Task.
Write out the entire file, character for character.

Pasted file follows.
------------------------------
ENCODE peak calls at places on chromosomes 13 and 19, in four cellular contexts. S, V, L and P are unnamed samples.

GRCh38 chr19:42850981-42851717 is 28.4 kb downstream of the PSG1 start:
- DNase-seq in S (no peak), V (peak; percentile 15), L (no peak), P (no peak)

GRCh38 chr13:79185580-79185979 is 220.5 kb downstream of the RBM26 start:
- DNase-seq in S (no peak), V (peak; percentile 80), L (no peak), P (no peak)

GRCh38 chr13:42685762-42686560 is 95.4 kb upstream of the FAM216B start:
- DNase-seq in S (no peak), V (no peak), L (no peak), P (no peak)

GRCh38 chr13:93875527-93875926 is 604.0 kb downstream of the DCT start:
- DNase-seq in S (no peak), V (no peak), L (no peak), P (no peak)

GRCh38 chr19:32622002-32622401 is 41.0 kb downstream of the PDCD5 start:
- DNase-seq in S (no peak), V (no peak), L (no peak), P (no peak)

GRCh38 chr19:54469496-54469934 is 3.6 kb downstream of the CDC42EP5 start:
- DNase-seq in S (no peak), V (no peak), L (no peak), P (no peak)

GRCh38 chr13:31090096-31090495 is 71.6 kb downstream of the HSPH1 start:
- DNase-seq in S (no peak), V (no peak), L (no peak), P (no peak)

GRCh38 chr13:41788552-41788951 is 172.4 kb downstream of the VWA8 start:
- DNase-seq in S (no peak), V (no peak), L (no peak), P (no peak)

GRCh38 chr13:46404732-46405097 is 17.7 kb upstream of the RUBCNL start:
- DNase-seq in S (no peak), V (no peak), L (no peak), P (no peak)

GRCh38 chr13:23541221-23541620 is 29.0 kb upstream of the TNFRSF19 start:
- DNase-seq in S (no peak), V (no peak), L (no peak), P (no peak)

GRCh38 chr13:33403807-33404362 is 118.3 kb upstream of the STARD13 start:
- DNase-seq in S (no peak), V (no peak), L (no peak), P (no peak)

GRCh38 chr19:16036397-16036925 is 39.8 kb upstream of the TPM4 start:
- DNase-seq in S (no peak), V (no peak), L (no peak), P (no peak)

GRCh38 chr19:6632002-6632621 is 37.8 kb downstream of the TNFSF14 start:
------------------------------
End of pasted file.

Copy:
ENCODE peak calls at places on chromosomes 13 and 19, in four cellular contexts. S, V, L and P are unnamed samples.

GRCh38 chr19:42850981-42851717 is 28.4 kb downstream of the PSG1 start:
- DNase-seq in S (no peak), V (peak; percentile 15), L (no peak), P (no peak)

GRCh38 chr13:79185580-79185979 is 220.5 kb downstream of the RBM26 start:
- DNase-seq in S (no peak), V (peak; percentile 80), L (no peak), P (no peak)

GRCh38 chr13:42685762-42686560 is 95.4 kb upstream of the FAM216B start:
- DNase-seq in S (no peak), V (no peak), L (no peak), P (no peak)

GRCh38 chr13:93875527-93875926 is 604.0 kb downstream of the DCT start:
- DNase-seq in S (no peak), V (no peak), L (no peak), P (no peak)

GRCh38 chr19:32622002-32622401 is 41.0 kb downstream of the PDCD5 start:
- DNase-seq in S (no peak), V (no peak), L (no peak), P (no peak)

GRCh38 chr19:54469496-54469934 is 3.6 kb downstream of the CDC42EP5 start:
- DNase-seq in S (no peak), V (no peak), L (no peak), P (no peak)

GRCh38 chr13:31090096-31090495 is 71.6 kb downstream of the HSPH1 start:
- DNase-seq in S (no peak), V (no peak), L (no peak), P (no peak)

GRCh38 chr13:41788552-41788951 is 172.4 kb downstream of the VWA8 start:
- DNase-seq in S (no peak), V (no peak), L (no peak), P (no peak)

GRCh38 chr13:46404732-46405097 is 17.7 kb upstream of the RUBCNL start:
- DNase-seq in S (no peak), V (no peak), L (no peak), P (no peak)

GRCh38 chr13:23541221-23541620 is 29.0 kb upstream of the TNFRSF19 start:
- DNase-seq in S (no peak), V (no peak), L (no peak), P (no peak)

GRCh38 chr13:33403807-33404362 is 118.3 kb upstream of the STARD13 start:
- DNase-seq in S (no peak), V (no peak), L (no peak), P (no peak)

GRCh38 chr19:16036397-16036925 is 39.8 kb upstream of the TPM4 start:
- DNase-seq in S (no peak), V (no peak), L (no peak), P (no peak)

GRCh38 chr19:6632002-6632621 is 37.8 kb downstream of the TNFSF14 start: